The Copenhagen Syndrome.

You have probably heard of the Stockholm Syndrome. The Copenhagen Syndrome is only different in that it is for people to learn to love bicycles–instead of the people keeping them captive. The Copenhagen Syndrome is prevalent in Toronto these days because nobody seems to understand the difference in climate and topography between the two cities.

Toronto is a winter city. I will never forget the winter of 1944 when we got more than a metre of snow in one dump and it took us two months to clear all our streets. You certainly could not have gone far with a bicycle back then. Yet, people insist that Torontonians should ride bicycles just like those in the Danish capital.

Copenhagen is a fun city. If you have never been there, I can assure you Copenhagen is beautiful city with a climate tempered by being by the straits connecting the Baltic Sea and the North Sea. It has a very busy year-round harbour. Many people ride bicycles around the city of over half a million because it is a mainly flat island with few hills to challenge the cyclists.

Yes, Copenhagen gets some snow each winter but nothing that stays very long. There is nowhere near as much snow and ice as Toronto. Rainfall is another matter but Danes seem very stoic about getting wet. I always enjoyed my visits to the city, yet never had time to ride a bicycle while there.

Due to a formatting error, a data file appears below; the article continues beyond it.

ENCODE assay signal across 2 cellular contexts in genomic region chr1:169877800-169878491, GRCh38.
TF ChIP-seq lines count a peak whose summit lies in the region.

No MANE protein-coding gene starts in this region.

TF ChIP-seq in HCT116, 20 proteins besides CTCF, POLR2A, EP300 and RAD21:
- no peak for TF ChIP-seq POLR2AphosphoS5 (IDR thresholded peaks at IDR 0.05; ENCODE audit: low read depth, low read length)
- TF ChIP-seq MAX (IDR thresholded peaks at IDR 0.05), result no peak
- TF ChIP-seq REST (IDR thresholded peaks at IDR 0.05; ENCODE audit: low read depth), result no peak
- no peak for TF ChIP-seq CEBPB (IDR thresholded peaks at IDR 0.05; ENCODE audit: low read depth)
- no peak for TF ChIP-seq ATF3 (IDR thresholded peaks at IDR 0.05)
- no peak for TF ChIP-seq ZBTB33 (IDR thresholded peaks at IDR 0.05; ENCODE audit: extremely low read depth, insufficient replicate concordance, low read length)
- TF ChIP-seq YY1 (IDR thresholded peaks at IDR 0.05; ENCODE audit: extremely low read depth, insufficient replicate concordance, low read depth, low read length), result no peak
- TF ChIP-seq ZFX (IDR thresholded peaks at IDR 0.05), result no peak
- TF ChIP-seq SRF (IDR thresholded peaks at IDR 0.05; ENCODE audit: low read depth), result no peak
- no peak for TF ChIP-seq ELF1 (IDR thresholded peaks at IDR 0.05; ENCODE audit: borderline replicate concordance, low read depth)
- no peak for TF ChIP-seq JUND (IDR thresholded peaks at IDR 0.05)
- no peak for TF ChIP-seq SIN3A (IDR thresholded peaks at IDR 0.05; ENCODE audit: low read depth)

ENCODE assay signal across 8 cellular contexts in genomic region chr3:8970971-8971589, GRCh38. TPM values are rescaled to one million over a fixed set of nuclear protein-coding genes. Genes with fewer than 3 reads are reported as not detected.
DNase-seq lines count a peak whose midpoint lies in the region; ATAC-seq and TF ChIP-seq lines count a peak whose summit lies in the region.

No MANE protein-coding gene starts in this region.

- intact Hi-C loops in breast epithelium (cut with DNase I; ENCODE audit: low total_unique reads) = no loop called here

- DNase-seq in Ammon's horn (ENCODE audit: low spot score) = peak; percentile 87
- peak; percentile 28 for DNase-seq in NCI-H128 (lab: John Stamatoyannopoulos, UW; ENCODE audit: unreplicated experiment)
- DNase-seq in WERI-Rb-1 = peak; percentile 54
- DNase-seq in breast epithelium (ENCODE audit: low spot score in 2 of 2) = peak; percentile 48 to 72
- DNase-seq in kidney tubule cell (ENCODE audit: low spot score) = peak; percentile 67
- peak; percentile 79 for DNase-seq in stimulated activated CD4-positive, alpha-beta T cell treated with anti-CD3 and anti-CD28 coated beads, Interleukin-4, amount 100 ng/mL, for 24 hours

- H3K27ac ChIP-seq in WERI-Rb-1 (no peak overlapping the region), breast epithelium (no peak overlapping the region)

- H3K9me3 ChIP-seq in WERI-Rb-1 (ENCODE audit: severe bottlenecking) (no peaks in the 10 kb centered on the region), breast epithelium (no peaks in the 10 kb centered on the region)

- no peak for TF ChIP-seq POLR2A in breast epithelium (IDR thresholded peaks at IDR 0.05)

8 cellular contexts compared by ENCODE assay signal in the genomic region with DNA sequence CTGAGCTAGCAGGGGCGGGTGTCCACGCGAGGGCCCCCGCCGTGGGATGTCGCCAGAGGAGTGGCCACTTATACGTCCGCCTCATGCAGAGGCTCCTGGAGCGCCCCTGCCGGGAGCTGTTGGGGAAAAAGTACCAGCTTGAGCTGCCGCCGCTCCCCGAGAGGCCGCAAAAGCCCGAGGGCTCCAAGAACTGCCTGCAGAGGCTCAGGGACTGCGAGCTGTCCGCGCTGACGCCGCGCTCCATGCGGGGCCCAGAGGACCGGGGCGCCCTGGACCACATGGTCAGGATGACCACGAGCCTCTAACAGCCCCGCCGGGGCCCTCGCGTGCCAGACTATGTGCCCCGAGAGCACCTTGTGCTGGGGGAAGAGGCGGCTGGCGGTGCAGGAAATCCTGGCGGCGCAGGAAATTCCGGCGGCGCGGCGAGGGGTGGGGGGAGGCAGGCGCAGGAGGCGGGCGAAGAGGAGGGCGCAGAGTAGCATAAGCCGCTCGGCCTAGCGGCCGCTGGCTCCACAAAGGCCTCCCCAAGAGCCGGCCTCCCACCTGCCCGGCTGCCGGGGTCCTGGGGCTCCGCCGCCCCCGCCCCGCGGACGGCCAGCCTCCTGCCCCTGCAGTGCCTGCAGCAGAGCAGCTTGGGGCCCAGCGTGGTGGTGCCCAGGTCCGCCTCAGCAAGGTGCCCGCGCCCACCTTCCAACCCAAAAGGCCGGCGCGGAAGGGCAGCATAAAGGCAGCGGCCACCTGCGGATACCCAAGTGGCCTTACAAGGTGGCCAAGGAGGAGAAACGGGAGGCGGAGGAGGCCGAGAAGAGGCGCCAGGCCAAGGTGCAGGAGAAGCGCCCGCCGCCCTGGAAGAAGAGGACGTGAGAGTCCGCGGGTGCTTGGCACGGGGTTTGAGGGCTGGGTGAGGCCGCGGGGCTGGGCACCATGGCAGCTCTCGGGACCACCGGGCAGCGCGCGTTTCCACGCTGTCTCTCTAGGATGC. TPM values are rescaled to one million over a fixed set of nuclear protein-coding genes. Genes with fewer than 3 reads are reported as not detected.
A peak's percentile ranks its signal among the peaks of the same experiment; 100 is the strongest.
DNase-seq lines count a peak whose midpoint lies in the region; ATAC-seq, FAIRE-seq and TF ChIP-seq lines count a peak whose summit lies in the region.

But Toronto has more obstacles to pleasant biking than just rotten weather. From the level of Lake Ontario to the highest point of land in Toronto is the equivalent of trying to ride a bicycle to the top of a 40-storey building. No matter how many ramps you used, that is a tough trip. (By the way, the highest point in the city is at York University on Keele Street. It is all downhill from there.)

But in a city four times the size of Copenhagen, with all Toronto’s hills and valleys, it is mainly children who ride bicycles on their neighbourhood streets. We never did develop a culture of bicycles, cars and trucks sharing the main roads.

And Torontonians are not doing well at it today. If you want to protect cyclists from getting ‘doored’ or run over, you need to get them off the busy downtown streets. We get all types of lost tourists driving in that area and they have no understanding why cyclists have any rights to the roads.

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Copyright 2018 © Peter Lowry

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